Whenever I send a news release about something I’ve done to my local newspapers or trade journals, I hardly ever hear feedback from my neighbors or peers, even when I know it’s been printed.
But when I send my photo with the release and it’s printed, I hear a chorus that sounds like this:
—“I saw your picture in the paper!”
—“Did you know you’re in the most recent issue of PR Tactics?”
—“Hey, I was Googling last week and your photo showed up on a website for writers. I thought your article was terrific.”
That’s music to The Publicity Hound’s ears. That’s because in the majority of cases, a photo attracts readers’ attention and draws them to the news item.
Yet journalists remain continually frustrated by the inability of publicists and others who pitch to understand the incredible power of photos. Freelance writer Pat Luebke, who writes for the restaurant and aviation industries, says a lack of photos is one of her top pet peeves.
“People keep trying to get into more and more newspapers and magazines,” she says. “If they’d only understand that especially with the digital cameras that are available today, making photos available to editors automatically DOUBLES the space you receive.”
Gina Spadofori, who writes a syndicated pet page for Universal Press Syndicate, says she has a continual problem finding good images to fill a small hole on a page.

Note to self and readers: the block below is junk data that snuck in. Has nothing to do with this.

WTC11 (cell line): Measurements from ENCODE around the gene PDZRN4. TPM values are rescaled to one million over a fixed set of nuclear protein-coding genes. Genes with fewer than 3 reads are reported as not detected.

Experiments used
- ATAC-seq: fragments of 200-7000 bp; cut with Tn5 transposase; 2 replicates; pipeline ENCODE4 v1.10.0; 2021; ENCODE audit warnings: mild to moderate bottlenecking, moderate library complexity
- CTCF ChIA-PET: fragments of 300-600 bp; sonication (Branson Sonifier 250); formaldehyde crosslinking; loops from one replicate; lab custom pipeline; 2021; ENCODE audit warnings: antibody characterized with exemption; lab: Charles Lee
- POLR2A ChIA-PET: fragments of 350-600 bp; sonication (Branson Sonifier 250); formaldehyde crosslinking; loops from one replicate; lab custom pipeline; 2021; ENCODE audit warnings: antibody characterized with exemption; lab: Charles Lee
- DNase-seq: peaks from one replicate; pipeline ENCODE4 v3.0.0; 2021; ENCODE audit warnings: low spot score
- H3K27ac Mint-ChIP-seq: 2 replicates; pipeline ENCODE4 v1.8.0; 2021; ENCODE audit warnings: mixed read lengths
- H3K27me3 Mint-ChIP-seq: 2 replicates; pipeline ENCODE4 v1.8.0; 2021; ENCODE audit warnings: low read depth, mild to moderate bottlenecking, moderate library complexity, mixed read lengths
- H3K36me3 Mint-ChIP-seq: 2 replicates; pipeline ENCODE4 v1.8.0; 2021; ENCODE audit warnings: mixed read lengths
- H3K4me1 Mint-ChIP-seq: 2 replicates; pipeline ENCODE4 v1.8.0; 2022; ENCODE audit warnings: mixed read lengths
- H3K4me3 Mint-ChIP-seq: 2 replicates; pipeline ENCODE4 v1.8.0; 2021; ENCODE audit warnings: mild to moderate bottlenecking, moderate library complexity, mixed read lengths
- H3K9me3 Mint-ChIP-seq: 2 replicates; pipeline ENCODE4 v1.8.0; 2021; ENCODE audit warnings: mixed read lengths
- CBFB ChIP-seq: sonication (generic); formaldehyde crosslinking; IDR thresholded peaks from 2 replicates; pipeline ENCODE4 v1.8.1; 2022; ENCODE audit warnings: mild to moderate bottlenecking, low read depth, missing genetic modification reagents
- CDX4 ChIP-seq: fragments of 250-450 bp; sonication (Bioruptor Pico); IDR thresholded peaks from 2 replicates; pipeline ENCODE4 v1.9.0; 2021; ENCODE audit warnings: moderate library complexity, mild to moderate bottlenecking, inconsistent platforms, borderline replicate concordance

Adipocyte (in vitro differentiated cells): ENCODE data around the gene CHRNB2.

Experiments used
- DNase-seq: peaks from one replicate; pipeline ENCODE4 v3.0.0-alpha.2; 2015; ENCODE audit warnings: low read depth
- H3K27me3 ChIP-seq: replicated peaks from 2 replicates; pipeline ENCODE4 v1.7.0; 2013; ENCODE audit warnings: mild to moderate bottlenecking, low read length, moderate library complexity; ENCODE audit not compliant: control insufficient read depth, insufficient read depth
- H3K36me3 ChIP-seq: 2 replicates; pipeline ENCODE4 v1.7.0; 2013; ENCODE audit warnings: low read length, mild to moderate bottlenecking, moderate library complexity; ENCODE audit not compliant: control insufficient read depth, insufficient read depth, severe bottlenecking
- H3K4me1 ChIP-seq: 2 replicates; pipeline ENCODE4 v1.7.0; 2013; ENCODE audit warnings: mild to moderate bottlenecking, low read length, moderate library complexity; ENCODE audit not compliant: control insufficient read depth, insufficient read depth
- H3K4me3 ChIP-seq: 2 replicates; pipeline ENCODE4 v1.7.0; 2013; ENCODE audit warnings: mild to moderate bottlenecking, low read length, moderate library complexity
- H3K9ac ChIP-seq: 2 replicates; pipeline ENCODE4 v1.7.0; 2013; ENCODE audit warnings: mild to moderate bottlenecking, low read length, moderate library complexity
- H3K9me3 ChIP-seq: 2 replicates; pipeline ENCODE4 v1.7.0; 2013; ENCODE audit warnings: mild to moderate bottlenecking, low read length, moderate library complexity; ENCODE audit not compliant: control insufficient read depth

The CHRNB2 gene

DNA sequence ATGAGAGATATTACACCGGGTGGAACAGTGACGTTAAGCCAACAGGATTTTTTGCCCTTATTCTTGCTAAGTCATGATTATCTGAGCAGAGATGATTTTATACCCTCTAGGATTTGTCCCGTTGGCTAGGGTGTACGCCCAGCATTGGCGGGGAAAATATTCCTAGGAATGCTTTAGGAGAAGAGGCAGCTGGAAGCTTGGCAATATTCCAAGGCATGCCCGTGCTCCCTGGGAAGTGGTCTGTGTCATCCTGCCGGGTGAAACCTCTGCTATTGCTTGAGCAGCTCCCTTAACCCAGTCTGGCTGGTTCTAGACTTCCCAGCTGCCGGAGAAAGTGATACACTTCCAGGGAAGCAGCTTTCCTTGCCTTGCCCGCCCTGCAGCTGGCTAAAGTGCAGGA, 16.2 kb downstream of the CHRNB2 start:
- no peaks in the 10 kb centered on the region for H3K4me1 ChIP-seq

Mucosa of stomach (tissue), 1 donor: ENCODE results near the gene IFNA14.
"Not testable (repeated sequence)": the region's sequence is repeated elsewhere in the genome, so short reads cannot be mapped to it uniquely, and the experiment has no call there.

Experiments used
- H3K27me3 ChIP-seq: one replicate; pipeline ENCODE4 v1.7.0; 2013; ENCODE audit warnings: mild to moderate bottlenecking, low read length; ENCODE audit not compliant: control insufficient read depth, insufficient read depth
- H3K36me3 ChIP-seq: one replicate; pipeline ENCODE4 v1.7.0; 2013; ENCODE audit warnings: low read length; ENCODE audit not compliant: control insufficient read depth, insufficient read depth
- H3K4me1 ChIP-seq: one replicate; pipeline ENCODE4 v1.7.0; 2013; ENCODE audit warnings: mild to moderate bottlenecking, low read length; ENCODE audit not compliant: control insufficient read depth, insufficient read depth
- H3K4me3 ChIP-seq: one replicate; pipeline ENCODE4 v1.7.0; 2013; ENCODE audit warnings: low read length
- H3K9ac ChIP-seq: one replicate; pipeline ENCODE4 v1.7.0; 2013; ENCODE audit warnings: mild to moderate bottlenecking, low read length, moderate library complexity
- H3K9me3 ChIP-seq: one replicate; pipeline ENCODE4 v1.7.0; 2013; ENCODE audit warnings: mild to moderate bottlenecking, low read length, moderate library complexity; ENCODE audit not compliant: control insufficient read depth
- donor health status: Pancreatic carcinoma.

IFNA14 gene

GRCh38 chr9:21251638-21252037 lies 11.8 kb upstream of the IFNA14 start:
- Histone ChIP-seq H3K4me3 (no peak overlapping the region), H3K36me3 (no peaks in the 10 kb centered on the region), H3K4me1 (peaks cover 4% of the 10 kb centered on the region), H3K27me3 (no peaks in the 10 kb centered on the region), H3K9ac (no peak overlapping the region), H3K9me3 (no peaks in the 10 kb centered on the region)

“The availability of high-quality, high-resolution art can tip a ‘maybe’ item into the ‘yes’ category,” she says.
In fact, one good-quality photo that accompanies your story pitch can automatically move a story from Page 21 to Pages 1, 2 or 3 in a newspaper or magazine. Craig Saunders, editor of Prism, Canada’s magazine for eye care, echoes what many other magazine editors say:
“In the front section of our magazine, nothing gets in without good photos–nothing!”
All three are contributors to my ebook “How to Use Photos & Graphics in Your Publicity Campaign.”
I have my own pet peeves regarding photos. One man gave me a photo that looks as though he has a plant growing out of the top of his head. A woman gave me a photo of her in a sleeveless blouse, with her bra strap showing. One person gave me a snapshot of him and his dog. The dog had the dreaded “red eye” problem that we see so frequently, leading us to wonder if all dogs, and even people, have red eyes.
A few hours learning the basics of photography, and a little experimenting with your own camera, could go a long way toward getting photos into newspapers and magazines so that you, too, start hearing “I saw your picture in the paper!”